1 Second-order surface-anisotropy energy

(25) |

here is the total effective field, J is the exchange constant, is the Laplace operator and is the anisotropy field, that in this case is due entirely to the surface.

(26) |

here R represents the radius of the spherical particle.

For the case of we can suppose that the deviations of of the homogeneous state are small and the problem can be linearized.

(27) |

The correction is the solution of the internal Neumann boundary problem for a sphere:

(28) |

(29) |

Then, solving the corresponding Neumann problem by the Green's function technique, we obtain:

(30) |

where is the Green function. Computing the energy of the multi-spin particle, it was found that the corresponding effective energy is of the order in the components of the net magnetic moment and the order in the surface anisotropy constant , that is

with

is a surface integral that depends on the underlying lattice, shape, and the size of the particle and also on the surface-anisotropy model. For instance, for a spherical particle cut from an sc lattice, with NSA. We would like to note that the contribution (2.14) scales with the system's volume and thus could renormalize the volume anisotropy of the nanoparticle.

The equation (2.15) was obtained analytically for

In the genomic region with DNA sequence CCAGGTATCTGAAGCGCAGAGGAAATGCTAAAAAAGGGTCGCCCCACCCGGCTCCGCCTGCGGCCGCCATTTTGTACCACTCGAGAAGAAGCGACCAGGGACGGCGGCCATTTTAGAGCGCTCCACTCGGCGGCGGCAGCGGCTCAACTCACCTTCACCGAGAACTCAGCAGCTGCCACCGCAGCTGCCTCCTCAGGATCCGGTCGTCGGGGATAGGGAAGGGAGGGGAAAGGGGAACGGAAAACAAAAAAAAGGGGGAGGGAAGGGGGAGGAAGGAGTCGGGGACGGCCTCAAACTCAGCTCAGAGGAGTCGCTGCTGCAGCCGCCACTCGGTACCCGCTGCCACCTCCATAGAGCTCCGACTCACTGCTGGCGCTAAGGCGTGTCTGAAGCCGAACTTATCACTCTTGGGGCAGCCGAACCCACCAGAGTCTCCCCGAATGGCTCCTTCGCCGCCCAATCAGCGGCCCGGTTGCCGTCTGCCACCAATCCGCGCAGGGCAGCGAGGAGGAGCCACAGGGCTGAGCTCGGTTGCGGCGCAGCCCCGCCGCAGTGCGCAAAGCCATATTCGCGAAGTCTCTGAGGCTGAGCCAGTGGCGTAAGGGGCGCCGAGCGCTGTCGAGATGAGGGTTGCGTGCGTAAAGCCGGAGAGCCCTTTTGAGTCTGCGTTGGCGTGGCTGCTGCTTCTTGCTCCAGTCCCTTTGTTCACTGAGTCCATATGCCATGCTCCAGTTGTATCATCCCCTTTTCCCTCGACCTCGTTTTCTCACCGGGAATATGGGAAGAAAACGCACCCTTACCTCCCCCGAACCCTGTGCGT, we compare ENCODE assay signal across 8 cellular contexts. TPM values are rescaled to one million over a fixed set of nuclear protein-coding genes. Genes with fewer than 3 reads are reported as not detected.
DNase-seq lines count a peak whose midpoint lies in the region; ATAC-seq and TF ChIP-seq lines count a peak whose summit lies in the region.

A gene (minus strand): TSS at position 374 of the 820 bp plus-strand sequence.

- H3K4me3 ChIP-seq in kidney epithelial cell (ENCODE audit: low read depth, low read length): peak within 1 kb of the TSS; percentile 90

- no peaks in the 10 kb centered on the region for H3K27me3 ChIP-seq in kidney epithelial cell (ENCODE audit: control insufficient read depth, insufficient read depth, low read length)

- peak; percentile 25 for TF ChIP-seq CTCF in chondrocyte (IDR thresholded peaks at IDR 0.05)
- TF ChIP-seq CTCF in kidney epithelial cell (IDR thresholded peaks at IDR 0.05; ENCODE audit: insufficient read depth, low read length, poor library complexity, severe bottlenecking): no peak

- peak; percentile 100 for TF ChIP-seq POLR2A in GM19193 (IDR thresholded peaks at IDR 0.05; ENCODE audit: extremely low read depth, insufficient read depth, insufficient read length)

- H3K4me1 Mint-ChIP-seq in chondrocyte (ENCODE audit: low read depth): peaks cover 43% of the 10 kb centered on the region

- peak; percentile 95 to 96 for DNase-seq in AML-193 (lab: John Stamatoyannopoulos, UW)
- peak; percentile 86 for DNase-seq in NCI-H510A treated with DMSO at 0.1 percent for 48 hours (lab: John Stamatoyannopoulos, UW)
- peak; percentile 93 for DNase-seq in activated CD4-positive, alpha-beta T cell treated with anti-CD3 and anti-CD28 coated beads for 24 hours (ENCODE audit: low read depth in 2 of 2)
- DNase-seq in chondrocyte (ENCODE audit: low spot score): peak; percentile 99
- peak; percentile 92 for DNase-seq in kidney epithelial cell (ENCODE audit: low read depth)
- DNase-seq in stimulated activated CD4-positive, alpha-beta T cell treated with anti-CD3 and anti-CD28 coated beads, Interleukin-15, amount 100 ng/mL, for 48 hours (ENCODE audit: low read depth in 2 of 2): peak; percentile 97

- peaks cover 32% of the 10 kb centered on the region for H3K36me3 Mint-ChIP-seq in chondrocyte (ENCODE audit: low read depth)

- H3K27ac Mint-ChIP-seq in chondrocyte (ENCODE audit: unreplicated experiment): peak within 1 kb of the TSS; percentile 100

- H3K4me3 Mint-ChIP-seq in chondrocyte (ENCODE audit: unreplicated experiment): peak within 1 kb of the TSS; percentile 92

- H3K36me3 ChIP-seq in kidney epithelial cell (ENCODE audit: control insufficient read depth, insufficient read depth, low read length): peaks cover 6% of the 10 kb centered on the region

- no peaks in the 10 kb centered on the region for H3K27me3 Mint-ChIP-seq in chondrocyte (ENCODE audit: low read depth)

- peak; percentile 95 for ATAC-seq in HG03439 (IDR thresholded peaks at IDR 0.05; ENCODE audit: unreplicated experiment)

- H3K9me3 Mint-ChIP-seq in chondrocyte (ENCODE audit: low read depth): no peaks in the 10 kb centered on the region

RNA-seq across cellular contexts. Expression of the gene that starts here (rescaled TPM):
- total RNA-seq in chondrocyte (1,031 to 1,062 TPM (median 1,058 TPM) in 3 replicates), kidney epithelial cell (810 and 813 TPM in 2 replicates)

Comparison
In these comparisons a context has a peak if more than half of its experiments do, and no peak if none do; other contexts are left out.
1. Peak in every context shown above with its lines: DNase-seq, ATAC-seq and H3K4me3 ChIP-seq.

in the range of the particle size large enough (
) but small enough so that
remains small. Being
, the angle of order which describes the noncollinearity of the spins that results from the competition of the exchange interaction and the surface anisotropy ^{}.

Since is nearly size independent (i.e. the whole energy of the particle scales with the volume), it is difficult to experimentally distinguish between the core cubic anisotropy and the one due to the second order surface contribution (see discussion later on). The physical reason for the independence of on the system size is the deep penetration of the spin non-collinearities into the core of the particle. This means that the angular dependence of the non-collinearities also contributes to the effective anisotropy. Interestingly this implies that the influence of the surface anisotropy on the overall effective anisotropy is not an isolated surface phenomena and is dependent on the magnetic state of the particle. We note that this effect is quenched by the presence of the core anisotropy which could screen the effect at a distance of the order of domain wall width from the surface.

The energy contribution has also been derived in the presence of core anisotropy [73] and numerically tested in Ref. [87]. Similar conclusions also apply for the case of the transverse surface anisotropy, Ref. [87].

Rocio Yanes